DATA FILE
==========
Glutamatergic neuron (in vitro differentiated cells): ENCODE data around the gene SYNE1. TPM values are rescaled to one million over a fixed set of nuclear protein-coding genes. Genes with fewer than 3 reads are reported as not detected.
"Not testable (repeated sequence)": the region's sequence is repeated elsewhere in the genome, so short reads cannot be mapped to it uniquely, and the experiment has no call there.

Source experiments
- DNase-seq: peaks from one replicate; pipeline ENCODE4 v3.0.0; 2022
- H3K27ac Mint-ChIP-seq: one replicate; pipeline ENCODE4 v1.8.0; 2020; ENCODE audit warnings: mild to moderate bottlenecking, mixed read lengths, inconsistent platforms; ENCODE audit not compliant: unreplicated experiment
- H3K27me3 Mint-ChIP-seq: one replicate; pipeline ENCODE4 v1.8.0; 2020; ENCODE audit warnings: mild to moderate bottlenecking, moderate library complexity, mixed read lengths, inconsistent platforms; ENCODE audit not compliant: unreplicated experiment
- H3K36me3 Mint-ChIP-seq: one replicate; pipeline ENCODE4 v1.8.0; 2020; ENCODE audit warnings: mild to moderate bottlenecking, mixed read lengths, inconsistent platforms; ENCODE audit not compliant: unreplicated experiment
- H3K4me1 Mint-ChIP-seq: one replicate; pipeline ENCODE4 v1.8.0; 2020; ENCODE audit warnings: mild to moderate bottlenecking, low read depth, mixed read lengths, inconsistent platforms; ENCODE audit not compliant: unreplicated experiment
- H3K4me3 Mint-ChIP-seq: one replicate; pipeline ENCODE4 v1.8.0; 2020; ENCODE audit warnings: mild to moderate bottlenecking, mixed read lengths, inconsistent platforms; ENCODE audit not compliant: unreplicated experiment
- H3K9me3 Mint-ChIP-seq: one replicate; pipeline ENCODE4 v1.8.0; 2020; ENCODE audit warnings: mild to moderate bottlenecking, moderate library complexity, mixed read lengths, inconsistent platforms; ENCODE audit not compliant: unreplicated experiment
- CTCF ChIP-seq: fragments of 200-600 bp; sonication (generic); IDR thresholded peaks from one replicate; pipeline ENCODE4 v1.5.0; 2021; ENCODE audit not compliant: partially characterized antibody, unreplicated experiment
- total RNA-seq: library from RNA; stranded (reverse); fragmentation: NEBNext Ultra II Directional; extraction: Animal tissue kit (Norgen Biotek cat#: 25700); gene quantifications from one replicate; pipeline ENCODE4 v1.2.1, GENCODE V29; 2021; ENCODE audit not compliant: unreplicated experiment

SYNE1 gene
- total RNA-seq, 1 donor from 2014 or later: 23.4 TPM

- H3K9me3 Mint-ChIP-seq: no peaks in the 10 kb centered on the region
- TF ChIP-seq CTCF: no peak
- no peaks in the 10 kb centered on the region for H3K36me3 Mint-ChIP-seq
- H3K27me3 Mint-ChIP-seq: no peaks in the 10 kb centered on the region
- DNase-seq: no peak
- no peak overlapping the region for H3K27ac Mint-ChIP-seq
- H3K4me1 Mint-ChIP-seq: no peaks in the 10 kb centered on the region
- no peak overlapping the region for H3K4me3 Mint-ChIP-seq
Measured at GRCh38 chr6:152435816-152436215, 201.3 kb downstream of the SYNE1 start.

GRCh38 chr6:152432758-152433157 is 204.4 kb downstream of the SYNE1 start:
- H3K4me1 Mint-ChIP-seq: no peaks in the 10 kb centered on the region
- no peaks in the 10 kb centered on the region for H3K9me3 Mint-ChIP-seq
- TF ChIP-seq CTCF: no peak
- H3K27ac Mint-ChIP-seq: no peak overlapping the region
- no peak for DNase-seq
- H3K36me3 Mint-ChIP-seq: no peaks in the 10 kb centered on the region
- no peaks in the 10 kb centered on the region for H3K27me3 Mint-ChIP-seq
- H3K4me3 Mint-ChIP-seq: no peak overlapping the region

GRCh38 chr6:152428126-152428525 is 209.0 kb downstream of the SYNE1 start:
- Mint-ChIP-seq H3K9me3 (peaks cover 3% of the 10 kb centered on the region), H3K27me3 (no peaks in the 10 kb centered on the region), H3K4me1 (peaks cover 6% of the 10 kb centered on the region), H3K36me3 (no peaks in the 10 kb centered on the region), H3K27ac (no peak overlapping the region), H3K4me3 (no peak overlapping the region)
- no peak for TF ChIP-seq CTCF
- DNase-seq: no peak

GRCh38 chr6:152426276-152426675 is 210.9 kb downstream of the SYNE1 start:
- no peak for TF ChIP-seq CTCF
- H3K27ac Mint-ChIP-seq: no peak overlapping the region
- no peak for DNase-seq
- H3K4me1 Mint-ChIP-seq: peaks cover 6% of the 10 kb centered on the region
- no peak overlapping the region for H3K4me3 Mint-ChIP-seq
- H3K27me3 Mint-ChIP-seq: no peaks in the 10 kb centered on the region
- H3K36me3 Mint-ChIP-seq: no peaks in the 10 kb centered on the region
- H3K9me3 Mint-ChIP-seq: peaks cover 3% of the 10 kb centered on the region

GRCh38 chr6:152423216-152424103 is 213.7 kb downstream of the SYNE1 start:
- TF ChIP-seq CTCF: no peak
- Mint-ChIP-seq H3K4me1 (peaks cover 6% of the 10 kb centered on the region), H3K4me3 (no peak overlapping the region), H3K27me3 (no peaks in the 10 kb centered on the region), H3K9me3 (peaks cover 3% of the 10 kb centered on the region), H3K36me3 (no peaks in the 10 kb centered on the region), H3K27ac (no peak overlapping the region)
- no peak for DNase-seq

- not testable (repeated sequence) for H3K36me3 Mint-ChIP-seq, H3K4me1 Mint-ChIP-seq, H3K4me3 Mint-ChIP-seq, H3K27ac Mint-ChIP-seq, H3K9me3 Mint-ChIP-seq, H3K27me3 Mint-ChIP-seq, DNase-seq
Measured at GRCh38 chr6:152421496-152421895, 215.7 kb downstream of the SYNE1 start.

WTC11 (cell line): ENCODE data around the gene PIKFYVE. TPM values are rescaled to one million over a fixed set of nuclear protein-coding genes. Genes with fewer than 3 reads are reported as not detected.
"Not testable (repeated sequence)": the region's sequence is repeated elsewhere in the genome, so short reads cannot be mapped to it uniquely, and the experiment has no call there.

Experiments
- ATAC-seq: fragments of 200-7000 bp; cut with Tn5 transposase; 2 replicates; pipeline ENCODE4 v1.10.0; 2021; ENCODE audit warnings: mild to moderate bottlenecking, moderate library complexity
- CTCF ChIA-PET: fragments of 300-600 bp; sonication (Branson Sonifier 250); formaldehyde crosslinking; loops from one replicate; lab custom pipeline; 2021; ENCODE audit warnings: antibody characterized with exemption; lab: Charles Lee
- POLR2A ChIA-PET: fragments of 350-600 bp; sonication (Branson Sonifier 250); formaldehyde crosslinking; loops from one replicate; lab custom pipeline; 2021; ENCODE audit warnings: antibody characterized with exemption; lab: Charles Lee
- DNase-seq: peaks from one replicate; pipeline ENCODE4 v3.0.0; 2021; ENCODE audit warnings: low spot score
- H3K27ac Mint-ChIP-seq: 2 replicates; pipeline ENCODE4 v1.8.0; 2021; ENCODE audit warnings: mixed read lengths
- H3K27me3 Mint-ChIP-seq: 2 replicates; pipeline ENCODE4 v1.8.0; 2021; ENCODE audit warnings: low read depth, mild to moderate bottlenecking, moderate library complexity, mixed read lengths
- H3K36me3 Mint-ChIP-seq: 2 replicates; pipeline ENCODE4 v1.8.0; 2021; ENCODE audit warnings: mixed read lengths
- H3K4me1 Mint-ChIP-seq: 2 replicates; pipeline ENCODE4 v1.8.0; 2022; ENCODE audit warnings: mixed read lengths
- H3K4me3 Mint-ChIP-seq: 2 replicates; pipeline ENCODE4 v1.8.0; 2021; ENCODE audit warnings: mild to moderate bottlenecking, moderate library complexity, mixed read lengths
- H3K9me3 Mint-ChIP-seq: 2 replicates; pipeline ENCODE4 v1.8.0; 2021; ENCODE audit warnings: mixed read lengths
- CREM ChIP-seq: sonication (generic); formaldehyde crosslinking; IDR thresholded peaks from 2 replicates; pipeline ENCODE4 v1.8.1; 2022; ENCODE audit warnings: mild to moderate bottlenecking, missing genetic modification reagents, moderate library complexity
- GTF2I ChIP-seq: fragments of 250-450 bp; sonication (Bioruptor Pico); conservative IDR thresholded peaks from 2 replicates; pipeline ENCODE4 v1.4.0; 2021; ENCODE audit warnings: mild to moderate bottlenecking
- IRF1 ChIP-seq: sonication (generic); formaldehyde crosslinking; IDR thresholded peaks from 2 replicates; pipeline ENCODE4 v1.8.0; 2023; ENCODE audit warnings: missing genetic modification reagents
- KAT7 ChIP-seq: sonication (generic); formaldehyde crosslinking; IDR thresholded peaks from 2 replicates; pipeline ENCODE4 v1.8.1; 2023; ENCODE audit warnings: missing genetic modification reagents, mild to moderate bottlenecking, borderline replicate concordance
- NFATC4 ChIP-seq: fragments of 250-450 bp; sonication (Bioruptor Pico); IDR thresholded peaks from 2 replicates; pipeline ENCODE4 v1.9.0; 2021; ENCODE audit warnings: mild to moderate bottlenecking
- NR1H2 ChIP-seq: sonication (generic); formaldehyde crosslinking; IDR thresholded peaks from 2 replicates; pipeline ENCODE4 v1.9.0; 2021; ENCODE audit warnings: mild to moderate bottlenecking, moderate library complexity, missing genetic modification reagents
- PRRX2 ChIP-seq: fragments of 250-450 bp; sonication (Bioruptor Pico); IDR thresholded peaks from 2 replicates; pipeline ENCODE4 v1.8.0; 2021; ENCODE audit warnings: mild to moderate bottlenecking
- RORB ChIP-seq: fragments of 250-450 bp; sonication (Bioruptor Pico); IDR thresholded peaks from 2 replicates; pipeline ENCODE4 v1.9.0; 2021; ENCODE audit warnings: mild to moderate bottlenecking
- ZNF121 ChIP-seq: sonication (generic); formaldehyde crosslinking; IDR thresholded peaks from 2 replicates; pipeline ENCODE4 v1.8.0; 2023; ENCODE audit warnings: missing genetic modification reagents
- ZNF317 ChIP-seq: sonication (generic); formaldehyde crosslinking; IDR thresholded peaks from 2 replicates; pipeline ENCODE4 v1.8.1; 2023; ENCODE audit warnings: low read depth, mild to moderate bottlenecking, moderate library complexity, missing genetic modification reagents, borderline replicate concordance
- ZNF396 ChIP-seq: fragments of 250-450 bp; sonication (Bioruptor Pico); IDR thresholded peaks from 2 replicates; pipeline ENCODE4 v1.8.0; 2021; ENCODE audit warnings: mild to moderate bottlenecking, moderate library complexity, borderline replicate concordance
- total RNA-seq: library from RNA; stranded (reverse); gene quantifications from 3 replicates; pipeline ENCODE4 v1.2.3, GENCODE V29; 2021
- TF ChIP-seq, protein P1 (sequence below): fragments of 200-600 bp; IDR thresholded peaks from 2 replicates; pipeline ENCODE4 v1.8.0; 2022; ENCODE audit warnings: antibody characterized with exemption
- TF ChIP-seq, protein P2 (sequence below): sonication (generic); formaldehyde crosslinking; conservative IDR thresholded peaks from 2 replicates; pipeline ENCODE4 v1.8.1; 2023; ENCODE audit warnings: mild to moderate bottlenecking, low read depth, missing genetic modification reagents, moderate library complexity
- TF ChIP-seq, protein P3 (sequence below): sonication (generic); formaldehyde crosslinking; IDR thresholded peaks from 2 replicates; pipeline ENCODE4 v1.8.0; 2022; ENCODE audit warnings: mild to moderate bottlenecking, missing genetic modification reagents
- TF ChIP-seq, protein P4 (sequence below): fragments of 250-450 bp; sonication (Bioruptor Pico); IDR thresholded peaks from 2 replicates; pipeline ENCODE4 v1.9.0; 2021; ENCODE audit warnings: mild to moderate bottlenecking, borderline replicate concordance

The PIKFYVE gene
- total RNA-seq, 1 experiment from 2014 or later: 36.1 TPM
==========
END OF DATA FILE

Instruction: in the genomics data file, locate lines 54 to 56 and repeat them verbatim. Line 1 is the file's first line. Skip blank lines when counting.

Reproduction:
Experiments
- ATAC-seq: fragments of 200-7000 bp; cut with Tn5 transposase; 2 replicates; pipeline ENCODE4 v1.10.0; 2021; ENCODE audit warnings: mild to moderate bottlenecking, moderate library complexity
- CTCF ChIA-PET: fragments of 300-600 bp; sonication (Branson Sonifier 250); formaldehyde crosslinking; loops from one replicate; lab custom pipeline; 2021; ENCODE audit warnings: antibody characterized with exemption; lab: Charles Lee